Systematics Preface 2002 notes

 Created: 21 Jul 2020  Modified: 23 Jul 2020   BibTeX Entry   RIS Citation  Print

Notes from the 2002 Preface to Systematics in Prehistory (Dunnell 1971)

  • The philosophical stance that would become “scientific perspectivalism” — inherited from Hanson 1958, which RCD knew well, and modern folks like Giere, which he may not have.
  • The applicability of “systematics” to all sciences, not just archaeology or even anthropology. RCD knew this all along, but of course generations of students mainly ended up thinking about “classification” as a specialized thing that archaeologists did, mostly hated, mostly avoided.
  • The need for explanatory theoretical context as examples to illustrate formal theory and systematics, without tying the resulting principles too tightly to (a) any specific explanatory theory, and, if desired (b) any specific discipline or science.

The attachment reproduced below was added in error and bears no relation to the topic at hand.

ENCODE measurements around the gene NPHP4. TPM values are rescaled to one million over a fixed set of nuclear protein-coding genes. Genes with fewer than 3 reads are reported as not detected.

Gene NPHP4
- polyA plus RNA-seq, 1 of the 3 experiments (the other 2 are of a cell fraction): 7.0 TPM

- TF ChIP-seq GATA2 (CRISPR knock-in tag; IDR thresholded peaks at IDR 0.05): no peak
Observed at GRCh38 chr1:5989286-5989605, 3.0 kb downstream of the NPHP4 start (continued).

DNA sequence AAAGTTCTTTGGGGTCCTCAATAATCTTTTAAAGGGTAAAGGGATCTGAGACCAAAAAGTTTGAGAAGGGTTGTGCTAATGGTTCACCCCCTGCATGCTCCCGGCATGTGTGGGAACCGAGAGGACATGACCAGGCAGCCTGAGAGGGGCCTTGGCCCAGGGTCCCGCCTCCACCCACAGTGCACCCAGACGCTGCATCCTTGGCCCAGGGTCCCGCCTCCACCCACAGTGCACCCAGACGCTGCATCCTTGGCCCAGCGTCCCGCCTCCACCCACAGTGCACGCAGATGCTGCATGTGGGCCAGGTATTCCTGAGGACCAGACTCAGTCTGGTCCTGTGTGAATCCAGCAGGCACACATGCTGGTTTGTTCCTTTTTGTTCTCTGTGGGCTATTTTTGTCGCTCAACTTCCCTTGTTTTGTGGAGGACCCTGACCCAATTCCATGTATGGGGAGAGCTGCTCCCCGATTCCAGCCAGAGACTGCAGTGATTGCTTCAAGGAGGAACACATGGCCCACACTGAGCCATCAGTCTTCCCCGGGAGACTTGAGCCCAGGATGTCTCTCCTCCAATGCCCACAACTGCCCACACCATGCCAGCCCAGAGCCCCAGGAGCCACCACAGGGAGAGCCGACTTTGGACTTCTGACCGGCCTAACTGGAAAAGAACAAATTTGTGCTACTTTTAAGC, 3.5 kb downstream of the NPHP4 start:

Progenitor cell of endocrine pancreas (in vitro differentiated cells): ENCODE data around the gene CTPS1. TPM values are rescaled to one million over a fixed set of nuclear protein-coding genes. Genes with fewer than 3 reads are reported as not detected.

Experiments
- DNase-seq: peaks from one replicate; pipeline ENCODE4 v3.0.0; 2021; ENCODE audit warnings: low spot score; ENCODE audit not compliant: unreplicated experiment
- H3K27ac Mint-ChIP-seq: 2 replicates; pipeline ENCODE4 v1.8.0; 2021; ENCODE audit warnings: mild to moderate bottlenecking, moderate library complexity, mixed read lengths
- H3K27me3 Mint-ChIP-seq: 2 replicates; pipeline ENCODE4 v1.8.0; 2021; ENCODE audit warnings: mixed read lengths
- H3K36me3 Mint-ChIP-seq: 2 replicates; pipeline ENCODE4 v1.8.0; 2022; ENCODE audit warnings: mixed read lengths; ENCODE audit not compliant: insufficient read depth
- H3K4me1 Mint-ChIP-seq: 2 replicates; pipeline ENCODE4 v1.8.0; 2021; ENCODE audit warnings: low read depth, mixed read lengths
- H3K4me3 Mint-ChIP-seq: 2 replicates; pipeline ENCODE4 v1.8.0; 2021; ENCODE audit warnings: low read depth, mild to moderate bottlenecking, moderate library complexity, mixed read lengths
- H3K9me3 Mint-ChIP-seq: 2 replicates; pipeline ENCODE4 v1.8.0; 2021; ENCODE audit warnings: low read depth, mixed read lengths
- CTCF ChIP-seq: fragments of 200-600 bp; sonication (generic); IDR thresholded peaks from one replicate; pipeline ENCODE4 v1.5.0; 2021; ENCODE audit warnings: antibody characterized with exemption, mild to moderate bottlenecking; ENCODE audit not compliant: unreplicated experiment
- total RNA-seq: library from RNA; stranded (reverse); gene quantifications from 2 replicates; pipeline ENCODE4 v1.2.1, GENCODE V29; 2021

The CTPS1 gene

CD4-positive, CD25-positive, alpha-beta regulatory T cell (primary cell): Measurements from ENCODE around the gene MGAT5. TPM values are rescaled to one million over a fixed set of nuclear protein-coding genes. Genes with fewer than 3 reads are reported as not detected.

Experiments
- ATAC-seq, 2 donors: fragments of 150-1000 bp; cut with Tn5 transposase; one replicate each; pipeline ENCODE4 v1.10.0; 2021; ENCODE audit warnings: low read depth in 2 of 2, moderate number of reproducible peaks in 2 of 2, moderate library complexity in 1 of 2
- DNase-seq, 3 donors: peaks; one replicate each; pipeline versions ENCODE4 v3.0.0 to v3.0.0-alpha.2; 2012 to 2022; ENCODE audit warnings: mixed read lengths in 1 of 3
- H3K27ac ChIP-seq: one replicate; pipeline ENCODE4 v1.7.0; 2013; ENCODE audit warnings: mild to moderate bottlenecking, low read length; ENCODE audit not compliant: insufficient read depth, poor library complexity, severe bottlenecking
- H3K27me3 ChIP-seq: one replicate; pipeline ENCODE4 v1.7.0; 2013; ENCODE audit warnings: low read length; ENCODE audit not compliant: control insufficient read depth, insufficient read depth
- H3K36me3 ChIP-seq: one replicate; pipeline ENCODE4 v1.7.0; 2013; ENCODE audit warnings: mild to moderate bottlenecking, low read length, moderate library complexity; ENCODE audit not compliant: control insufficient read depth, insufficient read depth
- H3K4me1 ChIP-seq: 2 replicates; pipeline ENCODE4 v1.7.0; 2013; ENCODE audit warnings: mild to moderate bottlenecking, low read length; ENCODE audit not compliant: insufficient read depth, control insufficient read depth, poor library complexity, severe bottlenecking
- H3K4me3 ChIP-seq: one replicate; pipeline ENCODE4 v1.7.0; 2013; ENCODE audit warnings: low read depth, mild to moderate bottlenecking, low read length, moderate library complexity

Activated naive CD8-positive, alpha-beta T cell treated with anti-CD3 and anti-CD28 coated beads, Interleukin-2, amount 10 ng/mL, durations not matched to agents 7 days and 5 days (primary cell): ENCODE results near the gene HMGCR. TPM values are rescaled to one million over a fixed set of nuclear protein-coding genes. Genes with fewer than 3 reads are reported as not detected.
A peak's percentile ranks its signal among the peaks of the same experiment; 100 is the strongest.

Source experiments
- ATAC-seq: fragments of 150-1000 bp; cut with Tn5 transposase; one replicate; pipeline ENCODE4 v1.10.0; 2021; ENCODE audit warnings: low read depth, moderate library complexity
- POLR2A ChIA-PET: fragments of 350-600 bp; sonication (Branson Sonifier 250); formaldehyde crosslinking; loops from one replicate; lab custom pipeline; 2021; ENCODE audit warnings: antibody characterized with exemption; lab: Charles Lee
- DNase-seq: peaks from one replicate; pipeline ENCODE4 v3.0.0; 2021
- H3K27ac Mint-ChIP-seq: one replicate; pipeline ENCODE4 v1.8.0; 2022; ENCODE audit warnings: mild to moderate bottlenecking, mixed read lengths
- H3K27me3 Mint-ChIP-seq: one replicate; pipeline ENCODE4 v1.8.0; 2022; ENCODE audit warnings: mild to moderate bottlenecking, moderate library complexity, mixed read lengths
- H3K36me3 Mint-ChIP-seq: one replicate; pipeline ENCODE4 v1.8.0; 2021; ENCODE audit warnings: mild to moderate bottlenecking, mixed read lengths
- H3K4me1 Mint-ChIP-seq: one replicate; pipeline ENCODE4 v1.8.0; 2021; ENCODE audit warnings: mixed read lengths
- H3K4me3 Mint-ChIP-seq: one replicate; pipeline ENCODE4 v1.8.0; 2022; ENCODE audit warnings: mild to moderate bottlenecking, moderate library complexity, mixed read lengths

• The recognition that the “relativism” of post-processualism (and postmodernism in the social sciences in general) really stemmed from being lazy about the theory-laden ness of observation — as RCD writes:

“Systematics is nothing if not a debunking of the ‘objectivity’ of science, all science, by demonstrating that its ‘facts’ are constructions. The crucial distinction is not between objective and subjective, however, but between explicit and implicit formulation. Consequently postprocessualists miss the methodological point of Systematics: Recognizing the constructed nature of kind allows one to control the construction, to be able to sort observation into artifact and ‘reality’.”


References Cited

Dunnell, Robert C. 1971. Systematics in Prehistory. New York: Free Press.